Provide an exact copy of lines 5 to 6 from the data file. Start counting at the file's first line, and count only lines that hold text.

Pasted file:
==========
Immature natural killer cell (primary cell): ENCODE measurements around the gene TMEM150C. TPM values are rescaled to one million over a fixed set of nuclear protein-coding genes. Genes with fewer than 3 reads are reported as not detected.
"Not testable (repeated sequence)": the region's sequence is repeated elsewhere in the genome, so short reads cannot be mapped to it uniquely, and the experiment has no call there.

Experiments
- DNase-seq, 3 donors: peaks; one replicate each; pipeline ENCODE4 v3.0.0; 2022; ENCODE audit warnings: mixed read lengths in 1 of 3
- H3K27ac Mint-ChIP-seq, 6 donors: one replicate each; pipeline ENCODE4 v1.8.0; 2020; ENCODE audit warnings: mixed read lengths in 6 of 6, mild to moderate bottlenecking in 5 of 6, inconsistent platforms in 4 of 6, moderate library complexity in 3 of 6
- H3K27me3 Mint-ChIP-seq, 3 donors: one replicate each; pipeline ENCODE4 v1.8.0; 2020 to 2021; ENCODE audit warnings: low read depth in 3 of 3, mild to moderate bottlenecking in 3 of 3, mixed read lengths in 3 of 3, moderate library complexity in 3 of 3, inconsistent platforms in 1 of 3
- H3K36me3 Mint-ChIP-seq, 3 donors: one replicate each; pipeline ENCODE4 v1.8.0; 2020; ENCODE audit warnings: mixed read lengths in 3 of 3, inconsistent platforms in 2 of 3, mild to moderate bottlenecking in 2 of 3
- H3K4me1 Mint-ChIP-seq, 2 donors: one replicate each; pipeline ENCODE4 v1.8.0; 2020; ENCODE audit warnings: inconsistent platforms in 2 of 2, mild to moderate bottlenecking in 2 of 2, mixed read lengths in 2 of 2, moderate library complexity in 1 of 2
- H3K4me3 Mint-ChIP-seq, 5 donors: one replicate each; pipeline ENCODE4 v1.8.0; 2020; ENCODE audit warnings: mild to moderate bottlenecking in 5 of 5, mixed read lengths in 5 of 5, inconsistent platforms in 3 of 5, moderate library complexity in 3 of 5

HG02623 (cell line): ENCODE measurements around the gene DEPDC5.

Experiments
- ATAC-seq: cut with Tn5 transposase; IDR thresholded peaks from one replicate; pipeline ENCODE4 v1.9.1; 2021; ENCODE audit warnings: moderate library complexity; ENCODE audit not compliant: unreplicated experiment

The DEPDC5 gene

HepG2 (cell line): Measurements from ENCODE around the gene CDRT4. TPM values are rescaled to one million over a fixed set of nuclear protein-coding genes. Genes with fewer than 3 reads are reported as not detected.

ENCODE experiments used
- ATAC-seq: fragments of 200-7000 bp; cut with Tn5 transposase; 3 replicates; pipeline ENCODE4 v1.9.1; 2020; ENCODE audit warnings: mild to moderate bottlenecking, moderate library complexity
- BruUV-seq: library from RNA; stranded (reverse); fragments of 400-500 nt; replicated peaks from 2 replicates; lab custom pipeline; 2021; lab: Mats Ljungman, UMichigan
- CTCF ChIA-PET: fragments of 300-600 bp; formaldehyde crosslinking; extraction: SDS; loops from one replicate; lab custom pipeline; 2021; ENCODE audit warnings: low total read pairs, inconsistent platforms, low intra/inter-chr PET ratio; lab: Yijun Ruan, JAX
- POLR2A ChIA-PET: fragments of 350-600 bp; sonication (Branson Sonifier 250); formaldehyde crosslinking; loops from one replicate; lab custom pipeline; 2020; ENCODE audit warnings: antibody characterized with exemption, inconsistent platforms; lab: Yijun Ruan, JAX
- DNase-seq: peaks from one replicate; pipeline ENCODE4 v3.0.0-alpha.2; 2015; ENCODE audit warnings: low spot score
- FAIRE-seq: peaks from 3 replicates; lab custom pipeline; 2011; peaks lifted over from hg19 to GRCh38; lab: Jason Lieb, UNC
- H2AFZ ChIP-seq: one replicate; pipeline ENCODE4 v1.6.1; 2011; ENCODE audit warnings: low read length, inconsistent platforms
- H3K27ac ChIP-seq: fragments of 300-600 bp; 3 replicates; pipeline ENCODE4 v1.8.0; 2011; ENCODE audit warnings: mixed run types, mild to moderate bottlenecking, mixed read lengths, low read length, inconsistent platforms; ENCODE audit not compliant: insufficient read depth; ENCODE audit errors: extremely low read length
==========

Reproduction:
- H3K27ac Mint-ChIP-seq, 6 donors: one replicate each; pipeline ENCODE4 v1.8.0; 2020; ENCODE audit warnings: mixed read lengths in 6 of 6, mild to moderate bottlenecking in 5 of 6, inconsistent platforms in 4 of 6, moderate library complexity in 3 of 6
- H3K27me3 Mint-ChIP-seq, 3 donors: one replicate each; pipeline ENCODE4 v1.8.0; 2020 to 2021; ENCODE audit warnings: low read depth in 3 of 3, mild to moderate bottlenecking in 3 of 3, mixed read lengths in 3 of 3, moderate library complexity in 3 of 3, inconsistent platforms in 1 of 3